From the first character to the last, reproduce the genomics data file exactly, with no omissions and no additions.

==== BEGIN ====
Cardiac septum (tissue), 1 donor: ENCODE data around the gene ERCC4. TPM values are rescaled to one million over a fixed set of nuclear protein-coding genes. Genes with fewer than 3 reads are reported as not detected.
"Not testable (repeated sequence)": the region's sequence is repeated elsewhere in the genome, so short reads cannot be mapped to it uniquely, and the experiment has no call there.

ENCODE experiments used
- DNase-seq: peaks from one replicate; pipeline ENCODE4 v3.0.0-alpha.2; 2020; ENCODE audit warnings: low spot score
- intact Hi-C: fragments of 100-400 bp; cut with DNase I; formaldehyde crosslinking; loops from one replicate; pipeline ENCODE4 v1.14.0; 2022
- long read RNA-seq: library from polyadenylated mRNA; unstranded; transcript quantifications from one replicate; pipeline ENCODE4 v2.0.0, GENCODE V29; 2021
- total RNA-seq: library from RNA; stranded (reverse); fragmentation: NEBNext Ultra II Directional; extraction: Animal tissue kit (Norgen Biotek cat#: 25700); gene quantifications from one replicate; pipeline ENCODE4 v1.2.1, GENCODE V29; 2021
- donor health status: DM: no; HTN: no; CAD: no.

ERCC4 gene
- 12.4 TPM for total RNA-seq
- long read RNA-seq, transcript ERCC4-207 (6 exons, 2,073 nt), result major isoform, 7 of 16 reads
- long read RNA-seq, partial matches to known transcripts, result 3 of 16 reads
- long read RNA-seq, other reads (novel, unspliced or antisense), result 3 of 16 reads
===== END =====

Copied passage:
Cardiac septum (tissue), 1 donor: ENCODE data around the gene ERCC4. TPM values are rescaled to one million over a fixed set of nuclear protein-coding genes. Genes with fewer than 3 reads are reported as not detected.
"Not testable (repeated sequence)": the region's sequence is repeated elsewhere in the genome, so short reads cannot be mapped to it uniquely, and the experiment has no call there.

ENCODE experiments used
- DNase-seq: peaks from one replicate; pipeline ENCODE4 v3.0.0-alpha.2; 2020; ENCODE audit warnings: low spot score
- intact Hi-C: fragments of 100-400 bp; cut with DNase I; formaldehyde crosslinking; loops from one replicate; pipeline ENCODE4 v1.14.0; 2022
- long read RNA-seq: library from polyadenylated mRNA; unstranded; transcript quantifications from one replicate; pipeline ENCODE4 v2.0.0, GENCODE V29; 2021
- total RNA-seq: library from RNA; stranded (reverse); fragmentation: NEBNext Ultra II Directional; extraction: Animal tissue kit (Norgen Biotek cat#: 25700); gene quantifications from one replicate; pipeline ENCODE4 v1.2.1, GENCODE V29; 2021
- donor health status: DM: no; HTN: no; CAD: no.

ERCC4 gene
- 12.4 TPM for total RNA-seq
- long read RNA-seq, transcript ERCC4-207 (6 exons, 2,073 nt), result major isoform, 7 of 16 reads
- long read RNA-seq, partial matches to known transcripts, result 3 of 16 reads
- long read RNA-seq, other reads (novel, unspliced or antisense), result 3 of 16 reads